Re:Re: Use cases for Reification in RDF Triple stores

You made several points (as did I).  Below is a partial response:

       >On Monday, January 6, 2003, at 04:24 AM, Dave Reynolds wrote:

 >The first point to clarify is that what you are talking about here is the
 >Jena-specific reification "shortcut". This attempts to give you some of the
 >features of reification, without the overhead of asserting four triples for
 >every reified statement. However, there is nothing to stop you using the 
 >official RDF reification approach with Jena - assert all four reification
 >triples and manipulate them accordingly, ignore the shortcut stuff like
Using full reification is not an option, unless we reified EVERY statement
in an application. That's because we cannot decide apriori which statements
will get annotated (with probabilities, trust, temporal modification, 
etc.). Every
statement is fair game.

When you fully reify, then the entire form of a statement changes, and queries
that retrieve non-reified statements will not also retrieve reified 
statements.  So
converting from non-reified to fully-reified "on-the-fly" is not a viable 

What Jena calls a "shortcut" we consider to be the right way to reify 
(except that
technically, its not reification at all, its just allowing statements to be 
Logic-based KR systems (MRS, Epikit, Epilog, Cyc, PowerLoom, SNePS, etc) have
been using the "shortcut" style of reification for a very long time. Its 
not a curiosity;
its part of the fabric. For example, to represent a disjunction of two 
triples, you create
a triple that nests two (or more) other triples:
<<a,b,c>, OR, <d,e,f>>
Note that with this kind of usage, its critical that the nested triples not 
be considered
as asserted in the model.

 >I believe that would allow you to implement a non-quadratic deleteResource.
No it wouldn't, because 'deleteResource' (and 'renameResource') are 
intended to be
generic operations that work on all RDF graphs/models. Following your last 
would mean legislating away the use of (short-cut style) reification.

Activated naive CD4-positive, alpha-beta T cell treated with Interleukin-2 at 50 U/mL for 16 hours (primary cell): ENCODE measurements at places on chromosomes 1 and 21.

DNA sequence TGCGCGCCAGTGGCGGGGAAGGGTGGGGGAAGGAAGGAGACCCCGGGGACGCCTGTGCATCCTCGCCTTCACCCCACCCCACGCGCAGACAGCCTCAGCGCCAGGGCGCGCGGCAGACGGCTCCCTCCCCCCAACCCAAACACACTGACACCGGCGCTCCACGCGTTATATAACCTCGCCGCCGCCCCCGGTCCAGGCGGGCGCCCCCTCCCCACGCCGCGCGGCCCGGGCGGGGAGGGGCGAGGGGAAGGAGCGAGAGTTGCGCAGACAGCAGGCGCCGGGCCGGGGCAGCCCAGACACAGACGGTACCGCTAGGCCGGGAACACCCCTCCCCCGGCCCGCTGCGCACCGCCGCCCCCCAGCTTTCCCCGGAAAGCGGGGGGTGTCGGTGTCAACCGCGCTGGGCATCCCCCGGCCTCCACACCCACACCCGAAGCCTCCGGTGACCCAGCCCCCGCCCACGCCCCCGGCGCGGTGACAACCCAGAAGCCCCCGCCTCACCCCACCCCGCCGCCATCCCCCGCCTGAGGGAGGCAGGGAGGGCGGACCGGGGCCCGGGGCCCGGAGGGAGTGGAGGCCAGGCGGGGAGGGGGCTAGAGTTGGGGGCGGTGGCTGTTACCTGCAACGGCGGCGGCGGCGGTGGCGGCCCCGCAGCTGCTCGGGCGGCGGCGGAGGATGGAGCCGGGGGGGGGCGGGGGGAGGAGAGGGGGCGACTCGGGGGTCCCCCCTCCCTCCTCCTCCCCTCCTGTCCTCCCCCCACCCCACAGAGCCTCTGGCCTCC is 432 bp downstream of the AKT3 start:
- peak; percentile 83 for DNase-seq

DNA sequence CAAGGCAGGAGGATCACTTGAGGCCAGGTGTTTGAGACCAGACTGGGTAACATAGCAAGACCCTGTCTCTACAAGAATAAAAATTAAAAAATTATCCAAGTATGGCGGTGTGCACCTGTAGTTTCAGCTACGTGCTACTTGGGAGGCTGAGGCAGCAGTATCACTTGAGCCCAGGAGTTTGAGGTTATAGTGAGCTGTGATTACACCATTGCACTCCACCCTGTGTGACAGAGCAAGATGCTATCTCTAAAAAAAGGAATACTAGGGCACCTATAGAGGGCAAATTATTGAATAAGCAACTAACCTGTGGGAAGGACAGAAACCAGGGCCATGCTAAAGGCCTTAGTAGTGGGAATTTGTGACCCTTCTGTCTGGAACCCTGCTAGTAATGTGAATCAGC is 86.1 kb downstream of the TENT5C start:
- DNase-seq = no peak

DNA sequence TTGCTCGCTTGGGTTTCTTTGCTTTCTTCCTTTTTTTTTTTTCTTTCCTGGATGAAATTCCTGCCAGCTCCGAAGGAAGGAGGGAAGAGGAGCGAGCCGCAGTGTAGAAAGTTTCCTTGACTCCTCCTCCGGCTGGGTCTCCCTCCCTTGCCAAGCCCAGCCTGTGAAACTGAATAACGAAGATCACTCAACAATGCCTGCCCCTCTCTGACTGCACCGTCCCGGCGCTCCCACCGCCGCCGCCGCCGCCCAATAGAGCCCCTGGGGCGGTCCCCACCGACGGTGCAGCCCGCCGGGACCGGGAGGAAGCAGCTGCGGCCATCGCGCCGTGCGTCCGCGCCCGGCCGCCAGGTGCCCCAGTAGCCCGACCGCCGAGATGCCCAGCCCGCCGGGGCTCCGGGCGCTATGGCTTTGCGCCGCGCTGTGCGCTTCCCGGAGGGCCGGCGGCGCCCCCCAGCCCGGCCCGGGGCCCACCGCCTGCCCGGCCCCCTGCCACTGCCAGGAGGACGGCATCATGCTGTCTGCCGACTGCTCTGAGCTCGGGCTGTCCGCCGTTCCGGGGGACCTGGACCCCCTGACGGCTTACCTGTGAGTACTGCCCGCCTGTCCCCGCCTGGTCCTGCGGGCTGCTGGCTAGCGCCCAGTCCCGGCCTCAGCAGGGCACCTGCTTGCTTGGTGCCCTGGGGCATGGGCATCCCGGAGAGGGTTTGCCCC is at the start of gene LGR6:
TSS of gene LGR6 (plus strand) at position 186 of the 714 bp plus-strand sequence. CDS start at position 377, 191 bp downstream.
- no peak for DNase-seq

>>Secondly, there should be a 'bit' that API users can use to mark
     >>statements as true or not. However, it really should be 'wider' than a
     >>single 'bit'. Give us enough bits (e.g., make it a resource), and we 
     >>use such an attachment to build our own context mechanisms.
 >Not sure about this. In RDF, statements are only asserted. The semantics 
of an
 >RDF graph is just the conjunction of the individual statements. There is no
 >notion of a not-asserted statement.
Using Jena I can create a triple/statement <a,b,c> and embed it into 
another triple, yielding
<<a,b,c>,d,e>. If I add the compound triple to a model (using 
Statement.add), then that
triple is asserted but the nested one isn't (because I never added it). 
That would seem
to contradict your last statement (unless you are saying that Jena can do 
this, but RDF

 >Personally, I've got no problems with an application choosing to use 
 >as a way of separating statement from their truth status, but I'm not 
sure this
 >should be built in to APIs like Jena.
I agree. That's why I'm recommending providing a hook that makes it easy for
others to make that separation, using the Jena API as a substrate.

 >Furthermore, there would be some nasty interactions between this statement
 >"truth status field" and Jena models - the truth status should presumably 
be a
 >property of the pair [statement, model] rather than just a property of the
 >statement. This then suggests a different design approach for you ...
The truth status is ALWAYS a property of a pair [statement, model]. A 
can be true in one model, but not in another.

 >Why not just use Jena Models to provide your context? For example, use 
one Model
 >to contain all your statements of unknown truth status and a separate 
Model to
 >contain the current world view - i.e. the current set of "asserted" 
 >In the first model you could include all your trust and probability 
 >using reification and now you can use the reification shortcut without 
any loss
 >of searchability.
We can't do this for a number of reasons, but a compelling reason is that 
are not first class objects of discourse, i.e., they are not resources. 
(They ought
to be, but I don't want to wait around for the RDF committee to make that 
When you assign a probability or a degree of trust, you also record who made
that assertion, and probably also record when the assertion occurred.
By providing a handle (the fourth argument) in the form of a resource, you 
enable me
to make arbitrary assertions about the nature of the 'context'.

One final comment on quads vs. the  'getIt'/'setIt' that I am advocating.  They
are not equivalent.  With quads, we can assert a triple twice, with two 
fourth arguments:
     <a, b, c, d1>
     <a, b, c, d2>
Here, there is no explicit means for detecting that 'd1' and 'd2' are 
the same 'triple', since the notion of triple has now evaporated.  I'm 
that we keep 'triples' as the are, while adding a means for efficiently 
meta-information to a triple (short-cut reification provides a less 
efficient means
for attaching meta-information to a triple -- that is what we will use for 
now, but
we take a performance hit doing so (as exemplified by the 'deleteResource'
example in my previous message)).

Cheers, Bob

Received on Monday, 6 January 2003 14:07:37 UTC